"The Case of Carnal Comparisons"
1 Corinthians 3:4; "For while one saith, I am of Paul, and another of Apollos, are ye not carnal?".
We thank God for such visitations of His power and blessing as are being experienced throughout the world at the present time. Entire cities are being stirred by great revival efforts and in some instances require the erection of special buildings to contain the crowds. The Gospel is the world's only hope and we pray that these great Gospel efforts will continue to enlarge in power and influence until the whole world feels the influence of the Spirit of God. Such moves as we refer to are, in most cases, spearheaded by certain men, obviously God-blessed and God-ordained for the task. It is our duty to pray for such men, that they will be sustained in spirit, soul and body that they might be at their best constantly in this greatest of all battles.
There is, however a great danger in such mighty movements where individuals are catapaulted into places of prominence as leaders. Instead of humbly recognising the hand of God in the whole and the grace of God in equipping men for leadership and thus giving all the glory to God, there is a tendancy to humanly evaluate leaders, and compare and pick and choose favourites. Such an attitude indicates a limited vision. This robs God of His glory, is unfair to the leader and contributes to the party spirit among Christians which God so evidently deplores as indicated in His Word.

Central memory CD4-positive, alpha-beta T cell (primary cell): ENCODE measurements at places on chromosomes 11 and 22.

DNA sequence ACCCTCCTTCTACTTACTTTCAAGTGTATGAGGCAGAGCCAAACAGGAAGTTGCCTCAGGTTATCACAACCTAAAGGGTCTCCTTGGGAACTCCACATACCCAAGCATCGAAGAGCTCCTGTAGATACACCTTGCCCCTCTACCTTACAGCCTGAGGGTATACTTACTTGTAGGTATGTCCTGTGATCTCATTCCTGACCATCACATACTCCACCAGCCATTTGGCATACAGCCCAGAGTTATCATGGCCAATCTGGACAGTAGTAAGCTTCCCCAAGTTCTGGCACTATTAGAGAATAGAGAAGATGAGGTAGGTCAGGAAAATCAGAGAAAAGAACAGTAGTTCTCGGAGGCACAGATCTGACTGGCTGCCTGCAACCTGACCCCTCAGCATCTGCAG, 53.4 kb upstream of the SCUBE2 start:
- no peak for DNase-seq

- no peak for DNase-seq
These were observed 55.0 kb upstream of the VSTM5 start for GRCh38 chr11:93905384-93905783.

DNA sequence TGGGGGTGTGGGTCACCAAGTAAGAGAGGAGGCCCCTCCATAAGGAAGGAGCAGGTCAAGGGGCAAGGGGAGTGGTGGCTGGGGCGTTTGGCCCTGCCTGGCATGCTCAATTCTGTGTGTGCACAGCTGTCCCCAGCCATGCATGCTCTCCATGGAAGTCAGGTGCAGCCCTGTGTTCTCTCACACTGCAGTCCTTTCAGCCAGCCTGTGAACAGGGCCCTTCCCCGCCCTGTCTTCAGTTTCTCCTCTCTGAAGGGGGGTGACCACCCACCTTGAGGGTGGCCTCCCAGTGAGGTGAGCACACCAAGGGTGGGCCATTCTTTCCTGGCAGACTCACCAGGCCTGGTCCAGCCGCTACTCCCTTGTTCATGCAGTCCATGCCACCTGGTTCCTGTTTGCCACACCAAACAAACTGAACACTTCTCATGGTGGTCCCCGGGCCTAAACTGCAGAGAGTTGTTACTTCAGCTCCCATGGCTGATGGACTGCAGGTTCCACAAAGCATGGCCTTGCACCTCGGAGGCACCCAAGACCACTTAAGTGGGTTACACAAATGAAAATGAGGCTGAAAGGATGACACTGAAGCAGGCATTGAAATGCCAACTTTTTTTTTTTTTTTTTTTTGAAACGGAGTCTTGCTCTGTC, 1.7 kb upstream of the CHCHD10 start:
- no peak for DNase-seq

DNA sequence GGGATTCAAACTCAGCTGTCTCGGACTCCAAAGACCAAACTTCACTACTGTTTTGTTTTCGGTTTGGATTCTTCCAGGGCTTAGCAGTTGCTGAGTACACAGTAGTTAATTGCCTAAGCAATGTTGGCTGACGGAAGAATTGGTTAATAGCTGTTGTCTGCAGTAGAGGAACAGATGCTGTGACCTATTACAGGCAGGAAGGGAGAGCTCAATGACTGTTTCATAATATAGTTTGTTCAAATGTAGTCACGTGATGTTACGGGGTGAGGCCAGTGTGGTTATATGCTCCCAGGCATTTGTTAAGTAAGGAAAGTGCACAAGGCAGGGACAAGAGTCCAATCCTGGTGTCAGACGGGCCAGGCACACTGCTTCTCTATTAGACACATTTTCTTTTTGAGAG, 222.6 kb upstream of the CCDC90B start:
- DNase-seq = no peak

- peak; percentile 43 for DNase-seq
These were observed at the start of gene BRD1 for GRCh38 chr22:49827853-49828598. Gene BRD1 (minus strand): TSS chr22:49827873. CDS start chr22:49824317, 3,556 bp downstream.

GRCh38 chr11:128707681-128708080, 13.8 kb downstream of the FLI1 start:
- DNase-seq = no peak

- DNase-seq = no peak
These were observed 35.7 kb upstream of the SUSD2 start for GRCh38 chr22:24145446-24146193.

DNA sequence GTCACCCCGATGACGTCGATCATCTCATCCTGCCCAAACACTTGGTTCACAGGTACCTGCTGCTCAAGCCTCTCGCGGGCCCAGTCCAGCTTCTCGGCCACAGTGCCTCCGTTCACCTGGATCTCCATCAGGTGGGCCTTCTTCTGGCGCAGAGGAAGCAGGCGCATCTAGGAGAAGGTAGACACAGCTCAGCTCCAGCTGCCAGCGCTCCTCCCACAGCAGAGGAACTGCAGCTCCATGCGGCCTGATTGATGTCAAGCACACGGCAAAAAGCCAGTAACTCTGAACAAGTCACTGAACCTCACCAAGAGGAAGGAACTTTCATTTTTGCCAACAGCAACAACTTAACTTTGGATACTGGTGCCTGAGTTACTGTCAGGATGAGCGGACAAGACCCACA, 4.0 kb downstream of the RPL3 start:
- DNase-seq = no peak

Each of these leaders, indeed every minister in the Church of God has some distinctive features which makes him to differ from every other minister and unless the great principle of ministerial oneness is recognised, there exists the constant danger of dividing God's people into as many groups as there are ministers to give them leadership.
"There is no new thing under the sun" and this seems especially true when considered in terms of error and defection among Christians. We can think of no modern system of error or trend of defection in the realm of professed Christian religion that had not appeared at least in germ form in the days of the apostles, and which was not given apostolic treatment in the sacred writings of the New Testament. The subject with which we are dealing received extensive attention from the Apostle Paul in the Corinthian epistles, as well as being referred to in the other epistles. Although the directions given in the Corinthian epistles are intended primarily to meet the local conditions, they nevertheless are applicable on a body-wide scale.